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    The only problem I see here is that you will have to run something as a slave to your hard drive (assuming you have an IDE hard drive). The only problem this causes is that it will slow down your hard drive somewhat. When you have a DMA 2 device (CD ROM , etc) and a faster DMA 4 or DMA 5 device on the same IDE channel, it will default to the speed of the slower device. Device Manager will indicate the correct values, but I found out by running a SiSoft Sandra hard drive benchmark that the hard drive did considerately better with the DVD ROM disconnected. However, in real life using it I couldn't tell any difference.
     
  12. Mort81

    Mort81 Senior member

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    The only thing I've ever been warned about having 3 optical drives is what Nephilim said. Make sure your power supply will handle the additional load otherwise you could starve some vital components of the power they require to run efficiently.
     
  13. amaze122

    amaze122 Member

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    I have an Abit IC7(-G) motherboard. I have an Enermax EG651P-VE 550 watt power supply which comes with two fans of it's own, and is supposed to be adequate even for the five hard drives.
    I have three other fans, so cooling is not a problem. All in all, I rather like this computer (Pentium 4, 3.21GHZ, 2gig ram), except for the fact that it is consuming my hard drives at an alarming rate. Whoever designed the warranty deserves a raise. After the main part expires, (which it has), I have to ship the entire unit back to Cali(fornia) for repairs (I live in Houston), and they say to give them up to five weeks. I would take it to a local CompUsa or MicroCenter, but the last time I did that, they formatted the "C" drive (their answer to almost every problem). I won't have the confidence to take it for repairs to any local until I can back up all my data, and that will require yet another hard drive purchase, affordable sometime after income tax. I just hope my data lasts until then. Meantime, I'll stop hogging the forum for this, and just cross my fingers and assimilate the responses I have received to this problem.
     
    Last edited: Jan 13, 2005
  14. amaze122

    amaze122 Member

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    You know, I have one more note concerning this problem. I was talking to the coordinator who handles the Pyxis floor stock machines for the many floors of the hospital where I work, when I noticed a Maxtor hard drive (Pyxis uses them as the "brain" of their machines) with the word "bad" written on it. Before I could even inform her of my own problems with this company's drives, she began telling me how every few months, another of these drives fails (she had a whole big box of them ("bad" drives), in the corner). In fact, the one that I had noticed had failed right out of the original packaging. I asked why then, did they continue to do business with this company, instead of a company known for reliability, such as Western Digital or Hitachi. She said that they get the 40gig drives cheap, and usually, when they fail, they just throw them away. Isn't the business world funny?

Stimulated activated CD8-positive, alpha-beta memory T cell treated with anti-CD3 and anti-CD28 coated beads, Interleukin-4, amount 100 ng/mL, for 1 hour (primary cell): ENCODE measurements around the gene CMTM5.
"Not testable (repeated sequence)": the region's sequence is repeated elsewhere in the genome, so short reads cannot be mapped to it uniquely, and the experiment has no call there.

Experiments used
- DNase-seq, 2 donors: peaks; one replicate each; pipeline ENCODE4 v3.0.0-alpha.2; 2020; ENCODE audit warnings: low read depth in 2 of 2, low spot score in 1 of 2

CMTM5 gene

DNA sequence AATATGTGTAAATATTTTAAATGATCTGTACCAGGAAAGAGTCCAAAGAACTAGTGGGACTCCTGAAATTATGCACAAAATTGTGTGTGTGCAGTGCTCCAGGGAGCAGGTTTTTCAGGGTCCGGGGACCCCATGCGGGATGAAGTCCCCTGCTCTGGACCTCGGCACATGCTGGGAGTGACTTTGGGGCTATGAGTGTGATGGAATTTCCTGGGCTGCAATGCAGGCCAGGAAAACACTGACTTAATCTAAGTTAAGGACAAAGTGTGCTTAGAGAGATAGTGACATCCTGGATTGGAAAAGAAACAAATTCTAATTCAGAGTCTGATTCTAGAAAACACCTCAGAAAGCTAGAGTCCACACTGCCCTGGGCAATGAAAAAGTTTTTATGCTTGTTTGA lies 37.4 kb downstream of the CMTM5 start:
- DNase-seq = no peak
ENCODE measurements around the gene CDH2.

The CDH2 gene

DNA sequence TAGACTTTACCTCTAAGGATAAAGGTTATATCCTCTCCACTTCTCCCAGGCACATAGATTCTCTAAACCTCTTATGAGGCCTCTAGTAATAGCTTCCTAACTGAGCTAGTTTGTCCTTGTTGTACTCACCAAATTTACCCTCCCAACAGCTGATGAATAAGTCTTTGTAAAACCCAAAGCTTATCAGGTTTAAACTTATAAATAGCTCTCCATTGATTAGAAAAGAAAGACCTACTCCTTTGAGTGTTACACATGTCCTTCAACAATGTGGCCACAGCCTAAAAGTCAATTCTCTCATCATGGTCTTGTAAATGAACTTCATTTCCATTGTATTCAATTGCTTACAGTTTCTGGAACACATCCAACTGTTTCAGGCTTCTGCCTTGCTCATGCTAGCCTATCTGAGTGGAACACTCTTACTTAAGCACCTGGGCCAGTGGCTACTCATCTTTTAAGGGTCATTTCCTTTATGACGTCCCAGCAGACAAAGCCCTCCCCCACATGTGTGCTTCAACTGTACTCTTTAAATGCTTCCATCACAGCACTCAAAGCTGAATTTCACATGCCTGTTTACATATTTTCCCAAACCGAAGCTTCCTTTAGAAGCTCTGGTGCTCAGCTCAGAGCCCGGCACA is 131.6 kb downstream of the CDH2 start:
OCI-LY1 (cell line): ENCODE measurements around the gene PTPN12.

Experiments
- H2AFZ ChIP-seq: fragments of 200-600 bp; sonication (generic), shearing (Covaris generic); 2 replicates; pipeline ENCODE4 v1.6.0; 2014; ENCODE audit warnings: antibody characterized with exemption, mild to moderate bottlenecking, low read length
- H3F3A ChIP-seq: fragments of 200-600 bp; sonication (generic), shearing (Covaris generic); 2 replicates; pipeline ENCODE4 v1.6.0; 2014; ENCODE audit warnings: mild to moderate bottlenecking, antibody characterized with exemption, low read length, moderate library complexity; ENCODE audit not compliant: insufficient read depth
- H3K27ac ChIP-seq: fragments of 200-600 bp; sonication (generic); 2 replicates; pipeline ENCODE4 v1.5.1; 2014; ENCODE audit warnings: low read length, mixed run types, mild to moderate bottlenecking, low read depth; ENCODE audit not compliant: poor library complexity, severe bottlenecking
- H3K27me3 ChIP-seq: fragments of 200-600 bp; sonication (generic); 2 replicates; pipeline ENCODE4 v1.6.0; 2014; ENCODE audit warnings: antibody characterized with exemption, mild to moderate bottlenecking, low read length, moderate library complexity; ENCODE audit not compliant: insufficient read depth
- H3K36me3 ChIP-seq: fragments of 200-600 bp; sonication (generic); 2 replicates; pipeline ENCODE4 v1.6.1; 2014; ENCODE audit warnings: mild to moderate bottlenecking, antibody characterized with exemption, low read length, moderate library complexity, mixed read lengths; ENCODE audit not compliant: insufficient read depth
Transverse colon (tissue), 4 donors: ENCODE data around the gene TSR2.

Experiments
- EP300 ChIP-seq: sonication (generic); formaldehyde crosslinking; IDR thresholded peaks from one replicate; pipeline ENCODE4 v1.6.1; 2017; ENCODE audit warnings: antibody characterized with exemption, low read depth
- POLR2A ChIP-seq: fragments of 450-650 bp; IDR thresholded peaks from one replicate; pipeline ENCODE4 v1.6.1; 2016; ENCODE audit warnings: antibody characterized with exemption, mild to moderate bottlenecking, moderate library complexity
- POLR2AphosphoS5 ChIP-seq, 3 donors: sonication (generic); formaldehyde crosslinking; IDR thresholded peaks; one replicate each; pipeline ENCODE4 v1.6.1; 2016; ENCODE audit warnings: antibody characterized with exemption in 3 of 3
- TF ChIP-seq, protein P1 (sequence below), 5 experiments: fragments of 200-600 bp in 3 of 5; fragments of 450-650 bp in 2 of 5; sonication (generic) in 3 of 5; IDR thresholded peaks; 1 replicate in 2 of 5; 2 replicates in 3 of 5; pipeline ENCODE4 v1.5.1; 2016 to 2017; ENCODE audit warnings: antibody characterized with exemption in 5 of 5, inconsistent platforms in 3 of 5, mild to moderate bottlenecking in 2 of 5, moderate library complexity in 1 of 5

15. Grampaw

    Grampaw Regular member

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    Nephilim and Mort81 are so right about upgrading your power supply if you start adding drives to your system - I know from personal experience.

    Four years ago I put together a bare-bones system with one HDD and a CD writer. It was quite stable. Over time, I added a second HDD and 2 more optical drives, and dumbly kept the existing, now undersized power supply. System was rather unstable.

    Then one day, when turning the computer on, flames shot out the fan on the power supply as the power supply circuit board melted. That was exciting - it even scorched the wall behind the computer.

    I figured that system was a history, however, replacing the power supply with an adequate one, and replacing the one fried DVD-RW, was all it took. I'm still using this computer - and it is quite stable now.
     
  16. amaze122

    amaze122 Member

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    Guys, I just gotta ask this last question, cuz I just thought of something; If these idiots configured my drives in a raid configuration, wouldn't each two drives paired together have to be exactly the same? See, cause that's when I started having my problems, when I introduced other drives into the system, and none of them were the same capacity as the ones already there. The system when I bought it, came with 5 western digital drives, 180 gig. I then swapped three of them for two maxtors, and 1 western digital, all 230 gig, and they all failed, one after the other, within a 1 1/2 to 2 year period. I didn't know anything about Raid at the time that I ordered this system, and so I had specified that I did not want it, I wanted cable select configuration instead. I still don't know anything about Raid, but I think I read somewhere that the paired drives have to be either the same capacity, or the exact same drive, or something like that. Maybe the consequences for not meeting this criteria would result in failed drives...
     
    Last edited: Jan 18, 2005